That statue of the god Moloch (who craved the blood of sacrificed children) put up at the Coliseum by people at the Vatican may be causing all kinds of controversy—I can’t believe the folks at Vatican City didn’t see *that* coming!—but having the horned horror on display there is hardly his first brush with modern fame. Moloch gets mentioned in John Milton’s PARADISE LOST and in H.G. Wells’s THE TIME MACHINE and features in the anti-religion criticisms of atheist extraordinaire Bertrand Russel. There is a “Moloch Machine” in Fritz Lang’s silent masterpiece METROPOLIS. (Honestly if you’ve never seen this movie, or any of the other silent Horror classics like NOSFERATU, THE CABINET OF DR. CALIGARI, and THE PHANTOM OF THE OPERA, you are seriously depriving yourself.)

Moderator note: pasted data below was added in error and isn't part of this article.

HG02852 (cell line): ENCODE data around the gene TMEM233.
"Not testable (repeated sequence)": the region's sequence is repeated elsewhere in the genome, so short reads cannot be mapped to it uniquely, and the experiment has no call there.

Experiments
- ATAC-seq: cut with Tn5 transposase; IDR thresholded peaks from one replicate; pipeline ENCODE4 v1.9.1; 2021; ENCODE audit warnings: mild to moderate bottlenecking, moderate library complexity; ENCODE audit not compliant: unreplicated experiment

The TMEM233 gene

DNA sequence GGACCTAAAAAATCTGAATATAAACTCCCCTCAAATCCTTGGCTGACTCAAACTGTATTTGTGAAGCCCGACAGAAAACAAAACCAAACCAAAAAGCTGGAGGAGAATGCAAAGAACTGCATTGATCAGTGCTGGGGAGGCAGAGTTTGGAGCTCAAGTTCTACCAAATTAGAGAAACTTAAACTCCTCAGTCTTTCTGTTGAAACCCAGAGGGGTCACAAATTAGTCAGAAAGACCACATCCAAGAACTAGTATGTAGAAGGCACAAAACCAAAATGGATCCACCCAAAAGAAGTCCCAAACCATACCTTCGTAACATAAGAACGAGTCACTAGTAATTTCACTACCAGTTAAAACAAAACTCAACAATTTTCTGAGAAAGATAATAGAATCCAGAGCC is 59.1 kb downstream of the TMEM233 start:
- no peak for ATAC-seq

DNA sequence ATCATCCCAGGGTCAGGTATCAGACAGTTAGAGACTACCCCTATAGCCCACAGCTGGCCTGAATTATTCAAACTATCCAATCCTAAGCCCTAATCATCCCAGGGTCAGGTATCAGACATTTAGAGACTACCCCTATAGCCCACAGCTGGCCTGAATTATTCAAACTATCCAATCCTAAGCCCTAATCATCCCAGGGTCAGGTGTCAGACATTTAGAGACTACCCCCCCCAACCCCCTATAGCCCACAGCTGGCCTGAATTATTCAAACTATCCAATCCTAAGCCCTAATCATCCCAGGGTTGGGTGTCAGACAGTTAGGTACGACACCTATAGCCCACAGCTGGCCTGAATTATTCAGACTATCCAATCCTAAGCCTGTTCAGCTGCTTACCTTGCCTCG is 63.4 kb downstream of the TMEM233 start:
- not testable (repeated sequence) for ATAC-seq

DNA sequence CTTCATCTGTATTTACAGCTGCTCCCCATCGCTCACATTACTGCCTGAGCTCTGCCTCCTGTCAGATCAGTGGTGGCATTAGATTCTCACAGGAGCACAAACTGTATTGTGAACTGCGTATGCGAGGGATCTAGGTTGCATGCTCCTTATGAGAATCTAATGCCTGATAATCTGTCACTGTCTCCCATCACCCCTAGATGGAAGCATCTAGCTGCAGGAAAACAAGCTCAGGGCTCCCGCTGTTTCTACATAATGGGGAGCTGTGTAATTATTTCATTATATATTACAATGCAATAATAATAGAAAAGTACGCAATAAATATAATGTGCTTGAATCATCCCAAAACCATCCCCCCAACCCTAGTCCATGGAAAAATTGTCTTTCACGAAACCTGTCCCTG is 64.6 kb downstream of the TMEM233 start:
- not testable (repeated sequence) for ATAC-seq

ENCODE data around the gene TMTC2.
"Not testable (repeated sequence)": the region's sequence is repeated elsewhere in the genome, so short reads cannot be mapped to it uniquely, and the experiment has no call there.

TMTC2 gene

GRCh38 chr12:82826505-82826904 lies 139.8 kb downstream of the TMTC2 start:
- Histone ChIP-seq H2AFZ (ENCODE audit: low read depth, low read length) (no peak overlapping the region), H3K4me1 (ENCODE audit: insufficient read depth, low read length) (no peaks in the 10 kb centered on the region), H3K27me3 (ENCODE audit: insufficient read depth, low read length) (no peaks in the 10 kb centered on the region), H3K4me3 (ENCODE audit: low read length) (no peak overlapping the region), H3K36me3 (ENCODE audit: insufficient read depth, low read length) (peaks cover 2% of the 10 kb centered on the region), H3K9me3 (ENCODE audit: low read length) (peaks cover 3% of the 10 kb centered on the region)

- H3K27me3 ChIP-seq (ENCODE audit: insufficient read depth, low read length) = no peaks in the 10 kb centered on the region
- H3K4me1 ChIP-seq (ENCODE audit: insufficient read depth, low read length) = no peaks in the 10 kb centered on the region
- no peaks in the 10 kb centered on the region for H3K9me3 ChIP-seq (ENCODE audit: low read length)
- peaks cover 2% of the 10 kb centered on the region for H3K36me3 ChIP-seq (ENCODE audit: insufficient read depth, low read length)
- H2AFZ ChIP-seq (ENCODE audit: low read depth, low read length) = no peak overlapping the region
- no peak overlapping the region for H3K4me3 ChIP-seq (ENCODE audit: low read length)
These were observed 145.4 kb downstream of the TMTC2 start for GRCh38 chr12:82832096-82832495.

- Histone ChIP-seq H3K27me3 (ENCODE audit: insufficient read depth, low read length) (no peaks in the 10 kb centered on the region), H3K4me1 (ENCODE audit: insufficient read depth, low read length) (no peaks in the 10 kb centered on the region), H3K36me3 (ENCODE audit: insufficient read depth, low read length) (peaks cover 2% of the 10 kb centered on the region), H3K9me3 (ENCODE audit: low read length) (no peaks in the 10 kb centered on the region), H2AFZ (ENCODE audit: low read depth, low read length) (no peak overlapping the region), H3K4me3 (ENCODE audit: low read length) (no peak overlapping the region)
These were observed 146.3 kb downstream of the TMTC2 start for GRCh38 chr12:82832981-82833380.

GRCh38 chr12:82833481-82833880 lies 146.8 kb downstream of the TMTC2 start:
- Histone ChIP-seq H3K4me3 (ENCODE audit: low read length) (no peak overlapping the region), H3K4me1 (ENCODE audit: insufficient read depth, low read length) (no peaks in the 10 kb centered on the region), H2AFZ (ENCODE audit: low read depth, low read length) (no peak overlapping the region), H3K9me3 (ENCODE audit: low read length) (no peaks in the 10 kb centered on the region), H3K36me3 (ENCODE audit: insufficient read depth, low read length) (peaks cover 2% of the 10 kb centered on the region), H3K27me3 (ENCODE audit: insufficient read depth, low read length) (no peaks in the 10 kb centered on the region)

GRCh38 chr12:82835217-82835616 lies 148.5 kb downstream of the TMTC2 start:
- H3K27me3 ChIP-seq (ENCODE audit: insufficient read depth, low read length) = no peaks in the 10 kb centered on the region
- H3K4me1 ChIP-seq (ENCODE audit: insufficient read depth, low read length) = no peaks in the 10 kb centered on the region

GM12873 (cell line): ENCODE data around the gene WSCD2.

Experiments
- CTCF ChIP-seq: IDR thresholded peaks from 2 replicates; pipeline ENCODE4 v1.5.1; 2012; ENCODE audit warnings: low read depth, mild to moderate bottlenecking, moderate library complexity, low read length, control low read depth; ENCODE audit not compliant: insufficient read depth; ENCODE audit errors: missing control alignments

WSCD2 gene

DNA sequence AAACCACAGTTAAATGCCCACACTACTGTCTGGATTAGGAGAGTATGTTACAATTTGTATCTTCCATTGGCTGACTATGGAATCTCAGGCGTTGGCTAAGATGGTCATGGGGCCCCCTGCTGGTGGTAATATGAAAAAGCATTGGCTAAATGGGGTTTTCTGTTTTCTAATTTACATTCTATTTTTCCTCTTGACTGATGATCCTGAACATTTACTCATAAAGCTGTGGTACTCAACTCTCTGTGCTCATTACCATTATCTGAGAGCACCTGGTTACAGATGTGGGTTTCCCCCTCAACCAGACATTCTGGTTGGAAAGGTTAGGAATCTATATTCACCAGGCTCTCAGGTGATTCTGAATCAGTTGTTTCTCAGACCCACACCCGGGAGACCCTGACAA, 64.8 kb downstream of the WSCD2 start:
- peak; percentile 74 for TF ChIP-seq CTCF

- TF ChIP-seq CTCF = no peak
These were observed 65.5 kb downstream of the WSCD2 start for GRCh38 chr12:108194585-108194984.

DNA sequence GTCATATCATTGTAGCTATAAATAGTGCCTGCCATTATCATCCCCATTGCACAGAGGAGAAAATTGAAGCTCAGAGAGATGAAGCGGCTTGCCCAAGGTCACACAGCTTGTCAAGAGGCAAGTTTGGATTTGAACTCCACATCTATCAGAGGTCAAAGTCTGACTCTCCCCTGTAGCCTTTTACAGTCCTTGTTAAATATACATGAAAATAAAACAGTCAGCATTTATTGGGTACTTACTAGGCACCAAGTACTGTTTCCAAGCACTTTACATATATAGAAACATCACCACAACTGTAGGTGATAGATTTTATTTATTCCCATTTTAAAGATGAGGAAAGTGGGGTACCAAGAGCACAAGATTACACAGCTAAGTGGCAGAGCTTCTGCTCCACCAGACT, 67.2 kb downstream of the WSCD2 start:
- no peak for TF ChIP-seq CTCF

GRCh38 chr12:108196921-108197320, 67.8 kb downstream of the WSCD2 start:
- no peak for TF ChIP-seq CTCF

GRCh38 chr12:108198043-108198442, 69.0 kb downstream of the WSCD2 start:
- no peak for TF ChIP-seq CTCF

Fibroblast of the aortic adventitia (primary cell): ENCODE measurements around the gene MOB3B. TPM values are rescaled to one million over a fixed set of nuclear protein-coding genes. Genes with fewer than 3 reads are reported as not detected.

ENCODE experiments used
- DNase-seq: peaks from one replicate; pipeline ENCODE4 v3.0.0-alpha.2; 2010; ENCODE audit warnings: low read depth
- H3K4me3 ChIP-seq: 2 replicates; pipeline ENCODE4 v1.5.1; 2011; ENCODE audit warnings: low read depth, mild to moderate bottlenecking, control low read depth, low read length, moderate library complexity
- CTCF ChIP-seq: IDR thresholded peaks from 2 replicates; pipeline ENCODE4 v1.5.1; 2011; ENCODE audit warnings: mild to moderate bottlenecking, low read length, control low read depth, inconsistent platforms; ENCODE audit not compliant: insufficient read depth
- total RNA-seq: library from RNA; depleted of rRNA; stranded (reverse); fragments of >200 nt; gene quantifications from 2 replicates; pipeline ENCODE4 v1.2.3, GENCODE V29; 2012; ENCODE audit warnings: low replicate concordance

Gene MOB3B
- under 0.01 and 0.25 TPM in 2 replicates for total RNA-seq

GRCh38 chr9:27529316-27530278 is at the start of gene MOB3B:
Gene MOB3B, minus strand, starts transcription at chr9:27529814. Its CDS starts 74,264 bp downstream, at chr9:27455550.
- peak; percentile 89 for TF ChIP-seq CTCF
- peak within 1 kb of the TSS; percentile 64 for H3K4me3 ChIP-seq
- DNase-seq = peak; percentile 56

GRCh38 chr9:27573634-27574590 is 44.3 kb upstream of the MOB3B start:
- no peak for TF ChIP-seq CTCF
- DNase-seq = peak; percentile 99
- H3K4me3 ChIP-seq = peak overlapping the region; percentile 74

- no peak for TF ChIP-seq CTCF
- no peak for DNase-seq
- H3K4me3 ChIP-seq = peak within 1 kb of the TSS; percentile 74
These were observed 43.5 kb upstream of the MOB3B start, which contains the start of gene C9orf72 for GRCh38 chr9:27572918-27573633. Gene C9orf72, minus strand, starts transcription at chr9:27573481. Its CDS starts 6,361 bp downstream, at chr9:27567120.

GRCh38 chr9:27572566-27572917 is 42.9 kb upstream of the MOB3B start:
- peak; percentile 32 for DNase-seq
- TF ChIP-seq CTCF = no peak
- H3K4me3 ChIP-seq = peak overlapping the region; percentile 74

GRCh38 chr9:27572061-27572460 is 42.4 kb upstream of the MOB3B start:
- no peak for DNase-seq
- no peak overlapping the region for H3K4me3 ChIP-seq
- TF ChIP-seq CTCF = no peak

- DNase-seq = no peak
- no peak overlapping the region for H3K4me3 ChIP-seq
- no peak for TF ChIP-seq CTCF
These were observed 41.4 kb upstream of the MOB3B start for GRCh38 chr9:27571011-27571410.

The statue outside the Coliseum is a replica of the Moloch statue from the 1914 silent Italian film CABIRIA directed by Giovanni Pastrone. This film is rightfully regarded as the first “epic” and was a major influence on directors like D.W. Griffith, Cecil B. DeMille, and the aforementioned Lang. The original statue is in the National Museum of Cinema in Turin, where the movie was filmed. In the movie, the statue is hollow and its chest opens to allow for children to be stuffed inside and burned, which is just how it happened in real life. No children were known to be harmed during the filming of CABIRIA.